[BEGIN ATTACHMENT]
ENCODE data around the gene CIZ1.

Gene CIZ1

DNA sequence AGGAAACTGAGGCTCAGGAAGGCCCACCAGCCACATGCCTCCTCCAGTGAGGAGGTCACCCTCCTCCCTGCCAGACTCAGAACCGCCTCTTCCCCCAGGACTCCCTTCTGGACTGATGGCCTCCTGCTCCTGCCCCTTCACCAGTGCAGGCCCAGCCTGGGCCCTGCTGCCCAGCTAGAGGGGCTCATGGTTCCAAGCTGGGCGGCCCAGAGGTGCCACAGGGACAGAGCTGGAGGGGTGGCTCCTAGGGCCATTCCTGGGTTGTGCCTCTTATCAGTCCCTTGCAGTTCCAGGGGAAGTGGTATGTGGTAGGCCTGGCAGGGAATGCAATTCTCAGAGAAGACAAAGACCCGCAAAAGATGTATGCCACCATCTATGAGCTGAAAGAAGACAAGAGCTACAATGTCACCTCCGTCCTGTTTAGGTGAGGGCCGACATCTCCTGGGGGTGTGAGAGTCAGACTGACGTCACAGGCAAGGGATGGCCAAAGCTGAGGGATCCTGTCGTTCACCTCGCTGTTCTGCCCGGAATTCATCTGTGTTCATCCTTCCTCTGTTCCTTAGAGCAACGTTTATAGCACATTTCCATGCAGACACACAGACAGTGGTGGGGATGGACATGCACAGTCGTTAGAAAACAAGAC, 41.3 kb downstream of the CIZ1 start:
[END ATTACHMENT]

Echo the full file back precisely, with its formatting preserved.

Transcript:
ENCODE data around the gene CIZ1.

Gene CIZ1

DNA sequence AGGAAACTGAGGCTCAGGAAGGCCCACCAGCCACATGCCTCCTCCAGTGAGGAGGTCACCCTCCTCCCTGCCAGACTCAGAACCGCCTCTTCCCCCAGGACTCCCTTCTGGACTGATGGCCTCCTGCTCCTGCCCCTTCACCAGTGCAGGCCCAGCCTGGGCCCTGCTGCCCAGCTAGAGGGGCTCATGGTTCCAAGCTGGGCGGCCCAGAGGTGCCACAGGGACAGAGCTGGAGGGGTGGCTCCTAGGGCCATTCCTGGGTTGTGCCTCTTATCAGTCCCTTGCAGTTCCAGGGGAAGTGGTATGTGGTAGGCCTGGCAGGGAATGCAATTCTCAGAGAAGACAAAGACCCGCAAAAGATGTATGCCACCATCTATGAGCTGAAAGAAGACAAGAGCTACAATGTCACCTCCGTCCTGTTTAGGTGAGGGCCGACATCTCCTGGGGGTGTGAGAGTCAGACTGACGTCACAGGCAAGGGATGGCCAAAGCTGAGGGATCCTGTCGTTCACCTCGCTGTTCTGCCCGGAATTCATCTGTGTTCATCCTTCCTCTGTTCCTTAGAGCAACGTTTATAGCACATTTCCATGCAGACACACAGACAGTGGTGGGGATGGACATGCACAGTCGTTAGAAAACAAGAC, 41.3 kb downstream of the CIZ1 start: